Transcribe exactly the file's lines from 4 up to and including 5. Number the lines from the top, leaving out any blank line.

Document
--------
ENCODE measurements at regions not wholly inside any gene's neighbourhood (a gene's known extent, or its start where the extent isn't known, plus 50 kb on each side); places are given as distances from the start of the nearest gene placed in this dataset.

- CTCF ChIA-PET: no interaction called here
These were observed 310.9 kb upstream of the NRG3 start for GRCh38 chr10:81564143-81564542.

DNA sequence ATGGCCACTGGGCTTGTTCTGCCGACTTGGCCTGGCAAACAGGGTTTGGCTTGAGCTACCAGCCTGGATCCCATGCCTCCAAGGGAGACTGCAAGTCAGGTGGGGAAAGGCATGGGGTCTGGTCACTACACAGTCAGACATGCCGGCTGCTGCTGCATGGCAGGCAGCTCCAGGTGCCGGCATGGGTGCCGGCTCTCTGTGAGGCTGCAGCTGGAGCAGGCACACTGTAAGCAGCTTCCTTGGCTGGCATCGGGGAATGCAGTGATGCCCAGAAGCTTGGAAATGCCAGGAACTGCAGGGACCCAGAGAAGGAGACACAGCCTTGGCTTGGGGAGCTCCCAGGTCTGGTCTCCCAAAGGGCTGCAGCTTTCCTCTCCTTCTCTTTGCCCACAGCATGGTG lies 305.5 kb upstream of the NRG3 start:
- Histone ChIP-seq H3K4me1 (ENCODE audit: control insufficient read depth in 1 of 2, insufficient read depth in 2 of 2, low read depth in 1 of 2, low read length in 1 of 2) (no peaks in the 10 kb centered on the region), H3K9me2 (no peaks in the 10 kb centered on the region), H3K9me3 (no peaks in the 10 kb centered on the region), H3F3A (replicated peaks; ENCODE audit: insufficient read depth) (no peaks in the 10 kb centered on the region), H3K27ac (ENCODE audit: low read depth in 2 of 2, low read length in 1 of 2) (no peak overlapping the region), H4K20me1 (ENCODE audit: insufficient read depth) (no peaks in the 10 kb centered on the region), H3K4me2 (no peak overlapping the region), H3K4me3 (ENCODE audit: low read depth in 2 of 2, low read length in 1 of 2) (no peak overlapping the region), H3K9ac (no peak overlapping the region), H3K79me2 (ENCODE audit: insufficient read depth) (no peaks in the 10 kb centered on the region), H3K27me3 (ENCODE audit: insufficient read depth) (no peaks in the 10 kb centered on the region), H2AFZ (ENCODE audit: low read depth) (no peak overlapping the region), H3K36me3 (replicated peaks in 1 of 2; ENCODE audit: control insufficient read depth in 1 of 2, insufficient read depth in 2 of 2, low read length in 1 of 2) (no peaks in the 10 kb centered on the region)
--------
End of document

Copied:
DNA sequence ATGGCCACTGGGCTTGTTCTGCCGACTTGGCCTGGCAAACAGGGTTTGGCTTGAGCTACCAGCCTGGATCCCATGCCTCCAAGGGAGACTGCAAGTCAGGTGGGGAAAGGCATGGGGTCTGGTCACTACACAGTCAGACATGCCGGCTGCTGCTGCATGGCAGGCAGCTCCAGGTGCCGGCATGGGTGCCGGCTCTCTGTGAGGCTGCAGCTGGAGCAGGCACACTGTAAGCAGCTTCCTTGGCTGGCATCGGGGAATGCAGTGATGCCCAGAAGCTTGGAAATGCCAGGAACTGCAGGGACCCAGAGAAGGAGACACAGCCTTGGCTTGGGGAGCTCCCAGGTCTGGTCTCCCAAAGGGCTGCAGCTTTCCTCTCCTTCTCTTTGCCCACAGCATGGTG lies 305.5 kb upstream of the NRG3 start:
- Histone ChIP-seq H3K4me1 (ENCODE audit: control insufficient read depth in 1 of 2, insufficient read depth in 2 of 2, low read depth in 1 of 2, low read length in 1 of 2) (no peaks in the 10 kb centered on the region), H3K9me2 (no peaks in the 10 kb centered on the region), H3K9me3 (no peaks in the 10 kb centered on the region), H3F3A (replicated peaks; ENCODE audit: insufficient read depth) (no peaks in the 10 kb centered on the region), H3K27ac (ENCODE audit: low read depth in 2 of 2, low read length in 1 of 2) (no peak overlapping the region), H4K20me1 (ENCODE audit: insufficient read depth) (no peaks in the 10 kb centered on the region), H3K4me2 (no peak overlapping the region), H3K4me3 (ENCODE audit: low read depth in 2 of 2, low read length in 1 of 2) (no peak overlapping the region), H3K9ac (no peak overlapping the region), H3K79me2 (ENCODE audit: insufficient read depth) (no peaks in the 10 kb centered on the region), H3K27me3 (ENCODE audit: insufficient read depth) (no peaks in the 10 kb centered on the region), H2AFZ (ENCODE audit: low read depth) (no peak overlapping the region), H3K36me3 (replicated peaks in 1 of 2; ENCODE audit: control insufficient read depth in 1 of 2, insufficient read depth in 2 of 2, low read length in 1 of 2) (no peaks in the 10 kb centered on the region)